Blue Lives and Mine.

 

“I think the lesson learned in some cases, is there is no lesson learned except the reminder of how dangerous the job is.”

SAPD Chief William McManus.

 

When I roll out of bed (usually around noon), the most pressing concern in my head is what am I going to have for lunch. Tacos? A corn dog? Ah, Hell. Maybe I should go with a salad? I need to lose a few pounds. Conversely, when the show is over and I’m heading home, my biggest concern is what am I going to drink on the patio, beer or wine? It’s a little warm today, might go with the beer. Do I have enough smokes?

A good day for me is when I get off the air at 7 feeling pretty cool about the gig. A bad day is when I think the show sucked, or I wasn’t funny or clever enough. The second thing happens more often than the first.

Beyond that, my worries and concerns are mostly a load of existential bullshit. Is anyone going to care about my poems after I’m gone? Is my daughter going to hate me when she’s 40? Am I having a midlife crisis or am I just an asshole? What did that weird dream about the clowns and the giant cockroach mean? That kind of stuff.

One thing I don’t worry about is not coming home.

Every day and every shift and during every interaction with the public, the men and women of Law Enforcement do have to worry about not coming home. Maybe ‘worry’ isn’t the right word. Perhaps it’s more of a ‘knowing,’ a quiet reality at the back of the head as they are pinning on the badge and holstering their weapon, that today, for whatever mean or meaningless reasons, could be the day they don’t come home. Today could be the last time they kiss their spouse or see their kid waving to them as they drive away. And yet drive away they do, into harm’s way, into a world of criminals and crazies who, in these edgy times, are sometimes hard to distinguish from the non-criminals and the non-crazies. It can happen at any time, in seconds. Walking up to a stopped car with a brake light out. Having a cup of coffee with your partner in the cruiser with the window down. Approaching a couple of guys you want to talk to about some car break-ins. And then it happens. The worst day ever. End of watch. Bagpipes. Silent, shocked children. Weeping wives and husbands.

So why do they do it? Why do they go out and put their own bodies between the worst of us and the most innocent? Jesus, why would anyone do it?

I don’t know. I’m not that good of a person.

Maybe it’s a belief in law and order. Maybe it’s the idea that good people need to be protected from bad and violent people. Maybe it’s a sense of fairness, or justice, or perhaps it’s something as simple as wanting to make it a safer world for one’s own kids and family and neighborhood. Again, I don’t know. My existential bullshit rarely gets that lofty. I am not a brave man.

Whatever their individual reasons for joining the force, the men and women of Law Enforcement put their lives up for grabs everyday they go to work, and they do it despite being mocked, insulted, hated, targeted, cursed, and spat upon. This requires more than just a level of courage I will never possess, but also something else that is becoming increasingly rare in these fast, thankless times.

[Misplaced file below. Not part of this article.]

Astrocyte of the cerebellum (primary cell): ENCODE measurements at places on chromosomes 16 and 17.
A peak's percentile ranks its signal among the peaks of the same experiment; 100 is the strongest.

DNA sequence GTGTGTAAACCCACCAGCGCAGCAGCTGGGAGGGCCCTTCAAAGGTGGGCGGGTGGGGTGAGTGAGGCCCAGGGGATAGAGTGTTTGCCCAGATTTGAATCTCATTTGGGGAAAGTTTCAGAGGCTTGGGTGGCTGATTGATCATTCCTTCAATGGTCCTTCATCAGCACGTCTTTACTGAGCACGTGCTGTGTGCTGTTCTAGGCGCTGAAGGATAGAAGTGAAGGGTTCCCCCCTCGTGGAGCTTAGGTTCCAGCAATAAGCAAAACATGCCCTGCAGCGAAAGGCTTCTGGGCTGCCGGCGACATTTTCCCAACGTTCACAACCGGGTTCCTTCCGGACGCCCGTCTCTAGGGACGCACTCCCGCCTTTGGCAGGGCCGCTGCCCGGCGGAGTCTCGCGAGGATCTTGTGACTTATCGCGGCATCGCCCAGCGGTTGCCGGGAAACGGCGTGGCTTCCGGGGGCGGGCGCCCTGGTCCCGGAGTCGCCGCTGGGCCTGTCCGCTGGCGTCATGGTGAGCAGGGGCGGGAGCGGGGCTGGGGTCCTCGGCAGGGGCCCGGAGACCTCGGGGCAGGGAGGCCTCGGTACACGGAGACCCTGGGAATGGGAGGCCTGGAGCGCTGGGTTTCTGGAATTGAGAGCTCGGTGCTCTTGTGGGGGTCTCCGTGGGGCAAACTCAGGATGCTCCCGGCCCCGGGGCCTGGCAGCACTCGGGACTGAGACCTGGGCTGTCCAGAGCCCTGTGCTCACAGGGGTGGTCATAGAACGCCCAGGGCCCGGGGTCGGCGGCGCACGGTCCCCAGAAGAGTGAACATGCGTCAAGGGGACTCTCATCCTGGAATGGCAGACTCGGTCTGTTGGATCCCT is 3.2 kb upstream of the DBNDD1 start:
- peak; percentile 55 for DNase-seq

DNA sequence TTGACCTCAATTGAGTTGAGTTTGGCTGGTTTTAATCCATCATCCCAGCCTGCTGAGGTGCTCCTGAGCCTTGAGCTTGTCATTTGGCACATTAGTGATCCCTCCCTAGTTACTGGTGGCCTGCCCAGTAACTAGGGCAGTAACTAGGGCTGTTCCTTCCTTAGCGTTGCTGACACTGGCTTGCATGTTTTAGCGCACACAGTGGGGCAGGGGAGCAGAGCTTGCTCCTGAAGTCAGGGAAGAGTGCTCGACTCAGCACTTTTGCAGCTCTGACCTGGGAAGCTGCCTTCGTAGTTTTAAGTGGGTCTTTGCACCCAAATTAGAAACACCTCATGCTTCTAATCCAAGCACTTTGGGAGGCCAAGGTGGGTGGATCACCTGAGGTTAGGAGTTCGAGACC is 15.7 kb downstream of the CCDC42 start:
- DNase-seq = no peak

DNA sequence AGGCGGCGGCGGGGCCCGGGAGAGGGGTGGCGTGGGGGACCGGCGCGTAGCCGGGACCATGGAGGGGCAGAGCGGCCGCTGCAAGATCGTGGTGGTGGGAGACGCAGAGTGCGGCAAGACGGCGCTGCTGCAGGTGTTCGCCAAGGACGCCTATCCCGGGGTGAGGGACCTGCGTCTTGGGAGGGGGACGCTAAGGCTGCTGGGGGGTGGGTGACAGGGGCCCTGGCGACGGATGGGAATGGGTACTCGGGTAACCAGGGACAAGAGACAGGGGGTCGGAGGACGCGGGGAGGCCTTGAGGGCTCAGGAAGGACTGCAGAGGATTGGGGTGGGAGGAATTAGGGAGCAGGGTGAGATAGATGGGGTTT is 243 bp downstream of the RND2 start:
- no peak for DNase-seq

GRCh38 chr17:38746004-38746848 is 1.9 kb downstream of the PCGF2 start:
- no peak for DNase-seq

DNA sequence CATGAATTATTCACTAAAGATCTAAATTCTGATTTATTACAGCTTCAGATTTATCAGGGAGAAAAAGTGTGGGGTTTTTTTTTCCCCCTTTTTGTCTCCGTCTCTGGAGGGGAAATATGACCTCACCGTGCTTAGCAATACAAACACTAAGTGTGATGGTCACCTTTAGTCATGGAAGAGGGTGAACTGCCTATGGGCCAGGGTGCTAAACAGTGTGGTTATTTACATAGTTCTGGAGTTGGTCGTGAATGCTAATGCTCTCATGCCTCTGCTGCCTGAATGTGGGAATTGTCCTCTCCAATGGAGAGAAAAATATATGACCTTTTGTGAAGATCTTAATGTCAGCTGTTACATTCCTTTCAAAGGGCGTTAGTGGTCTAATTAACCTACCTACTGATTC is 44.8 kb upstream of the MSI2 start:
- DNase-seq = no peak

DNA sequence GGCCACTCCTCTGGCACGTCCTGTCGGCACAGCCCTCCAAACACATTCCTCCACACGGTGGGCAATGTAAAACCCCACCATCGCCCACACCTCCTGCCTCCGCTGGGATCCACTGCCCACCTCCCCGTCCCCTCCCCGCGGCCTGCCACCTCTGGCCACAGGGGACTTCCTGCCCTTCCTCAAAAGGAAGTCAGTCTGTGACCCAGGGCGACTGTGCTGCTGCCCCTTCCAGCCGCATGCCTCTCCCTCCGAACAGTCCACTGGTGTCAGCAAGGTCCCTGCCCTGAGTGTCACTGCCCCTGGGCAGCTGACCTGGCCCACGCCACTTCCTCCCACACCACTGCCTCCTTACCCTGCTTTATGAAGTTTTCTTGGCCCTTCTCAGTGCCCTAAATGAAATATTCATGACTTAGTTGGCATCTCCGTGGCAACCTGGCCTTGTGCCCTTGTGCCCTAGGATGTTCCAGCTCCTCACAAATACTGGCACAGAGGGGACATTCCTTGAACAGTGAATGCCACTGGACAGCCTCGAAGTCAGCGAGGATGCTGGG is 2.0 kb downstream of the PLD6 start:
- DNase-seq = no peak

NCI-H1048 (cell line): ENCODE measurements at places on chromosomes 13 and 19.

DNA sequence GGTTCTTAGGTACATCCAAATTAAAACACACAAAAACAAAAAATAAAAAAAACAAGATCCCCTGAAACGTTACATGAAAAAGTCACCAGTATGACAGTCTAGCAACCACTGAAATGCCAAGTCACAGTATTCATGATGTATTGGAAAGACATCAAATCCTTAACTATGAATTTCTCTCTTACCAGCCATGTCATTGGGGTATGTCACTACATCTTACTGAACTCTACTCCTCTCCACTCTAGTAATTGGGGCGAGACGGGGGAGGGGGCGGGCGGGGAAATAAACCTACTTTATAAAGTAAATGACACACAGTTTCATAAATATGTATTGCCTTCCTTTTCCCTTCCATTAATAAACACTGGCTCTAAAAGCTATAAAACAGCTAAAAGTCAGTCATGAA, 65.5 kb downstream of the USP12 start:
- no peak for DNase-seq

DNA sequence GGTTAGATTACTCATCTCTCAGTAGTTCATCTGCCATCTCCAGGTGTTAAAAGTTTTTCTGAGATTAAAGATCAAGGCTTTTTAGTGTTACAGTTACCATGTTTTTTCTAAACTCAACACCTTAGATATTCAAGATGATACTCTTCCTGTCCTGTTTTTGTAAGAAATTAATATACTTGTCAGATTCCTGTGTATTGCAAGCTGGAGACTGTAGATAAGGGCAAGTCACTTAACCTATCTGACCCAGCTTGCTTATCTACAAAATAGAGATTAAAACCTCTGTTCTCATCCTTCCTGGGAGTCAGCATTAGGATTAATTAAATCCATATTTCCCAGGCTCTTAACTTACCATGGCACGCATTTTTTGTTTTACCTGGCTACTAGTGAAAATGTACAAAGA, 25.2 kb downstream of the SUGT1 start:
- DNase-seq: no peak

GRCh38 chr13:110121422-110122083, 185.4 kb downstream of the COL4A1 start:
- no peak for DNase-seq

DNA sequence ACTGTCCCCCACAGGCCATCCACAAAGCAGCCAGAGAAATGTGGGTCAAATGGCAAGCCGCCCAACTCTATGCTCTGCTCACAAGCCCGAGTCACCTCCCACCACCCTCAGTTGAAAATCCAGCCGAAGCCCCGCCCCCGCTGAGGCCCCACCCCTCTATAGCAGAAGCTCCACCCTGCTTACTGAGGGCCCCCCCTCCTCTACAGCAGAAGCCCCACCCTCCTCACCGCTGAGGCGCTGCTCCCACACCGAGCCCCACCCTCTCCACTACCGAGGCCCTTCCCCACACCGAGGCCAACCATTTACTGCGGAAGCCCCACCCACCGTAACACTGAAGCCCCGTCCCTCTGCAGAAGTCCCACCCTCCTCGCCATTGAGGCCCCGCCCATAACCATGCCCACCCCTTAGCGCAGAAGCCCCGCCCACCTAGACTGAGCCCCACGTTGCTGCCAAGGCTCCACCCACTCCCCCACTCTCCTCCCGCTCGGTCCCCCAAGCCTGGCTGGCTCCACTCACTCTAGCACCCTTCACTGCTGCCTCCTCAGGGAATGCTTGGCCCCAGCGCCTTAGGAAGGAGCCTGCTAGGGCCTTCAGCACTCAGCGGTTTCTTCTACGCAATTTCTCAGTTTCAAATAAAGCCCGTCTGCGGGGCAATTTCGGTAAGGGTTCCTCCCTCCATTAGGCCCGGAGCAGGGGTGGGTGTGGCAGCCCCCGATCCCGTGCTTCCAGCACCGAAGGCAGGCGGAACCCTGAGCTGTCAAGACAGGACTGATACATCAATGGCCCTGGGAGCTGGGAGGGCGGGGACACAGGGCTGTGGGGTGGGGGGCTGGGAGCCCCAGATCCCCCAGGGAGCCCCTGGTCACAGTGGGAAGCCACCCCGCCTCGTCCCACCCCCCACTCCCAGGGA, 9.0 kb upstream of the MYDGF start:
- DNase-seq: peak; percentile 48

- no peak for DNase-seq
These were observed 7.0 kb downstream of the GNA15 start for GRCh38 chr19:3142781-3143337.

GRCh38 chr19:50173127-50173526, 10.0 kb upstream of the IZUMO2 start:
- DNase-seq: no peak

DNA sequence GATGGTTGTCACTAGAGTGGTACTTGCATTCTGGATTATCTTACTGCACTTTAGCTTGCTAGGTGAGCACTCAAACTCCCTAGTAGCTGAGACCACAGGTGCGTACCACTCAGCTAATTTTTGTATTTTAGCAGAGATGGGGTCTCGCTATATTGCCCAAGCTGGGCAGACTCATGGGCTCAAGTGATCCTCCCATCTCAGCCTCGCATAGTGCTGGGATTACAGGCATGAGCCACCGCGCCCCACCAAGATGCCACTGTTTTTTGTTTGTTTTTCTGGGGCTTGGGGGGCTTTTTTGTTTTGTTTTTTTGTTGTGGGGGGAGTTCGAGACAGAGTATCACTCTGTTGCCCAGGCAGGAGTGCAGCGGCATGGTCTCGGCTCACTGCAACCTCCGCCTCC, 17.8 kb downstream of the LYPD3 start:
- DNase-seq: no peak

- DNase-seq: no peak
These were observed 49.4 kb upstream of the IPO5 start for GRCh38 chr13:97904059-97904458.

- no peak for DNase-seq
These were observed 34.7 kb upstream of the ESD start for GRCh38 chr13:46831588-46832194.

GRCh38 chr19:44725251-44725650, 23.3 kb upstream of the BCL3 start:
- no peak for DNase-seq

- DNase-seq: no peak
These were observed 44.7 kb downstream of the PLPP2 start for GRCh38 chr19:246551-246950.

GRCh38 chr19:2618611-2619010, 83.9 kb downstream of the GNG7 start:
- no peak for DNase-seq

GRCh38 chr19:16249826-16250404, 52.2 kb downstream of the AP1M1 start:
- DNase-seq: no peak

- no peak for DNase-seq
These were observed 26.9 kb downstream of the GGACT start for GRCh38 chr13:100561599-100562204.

It requires character.

And that makes me ashamed of the silly crap I fret over. It makes me want to be a better husband, father, and friend. It makes me want to be a better person. Maybe today, I will be.

I am proud and honored to say that my wife’s brother, A.J., is a police officer. He is one of the best people I know. Like Officers Moreno and Cavazos, and all the other brave folks who wear the blue, A.J. understands what it’s like to go to work not knowing if he’s coming home that night.

Upon hearing about the shootings yesterday, A.J. posted some words that I’d like to share with you. This is a bit of perspective the rest of us need to carry with us into the long holiday weekend, knowing that as we celebrate our nation’s independence with BBQ and river parties, the people of Law Enforcement are working round the clock on double-shifts to protect us. We also need to remember that for the family, friends, and colleagues of Officer Miguel Moreno, July Fourth will never be the same again.

“I can’t help but wonder a few hours ago what they were thinking……what are they gonna do for dinner? What they had planned for tonight? Was one going home to their family or both? Did one have plans to go to the movies or BBQ this weekend? Did they say goodbye to loved ones? Was one or both avid SPURS fans? Were they talking about how hot it’s been today? This job truly is a calling because no sane person would willingly go to get ready for work, putting on a uniform people hate. Putting on body armor and a gun at their hip…..thinking way back in their mind that they ain’t coming home ever again. And so out the house door they go, on the way to work, hoping it’s not them that is called to make the ultimate sacrifice this shift and live another day. God bless those who serve their community.”

Officer A. J. Arriaga.

Yes, indeed. God bless.

rev s

 

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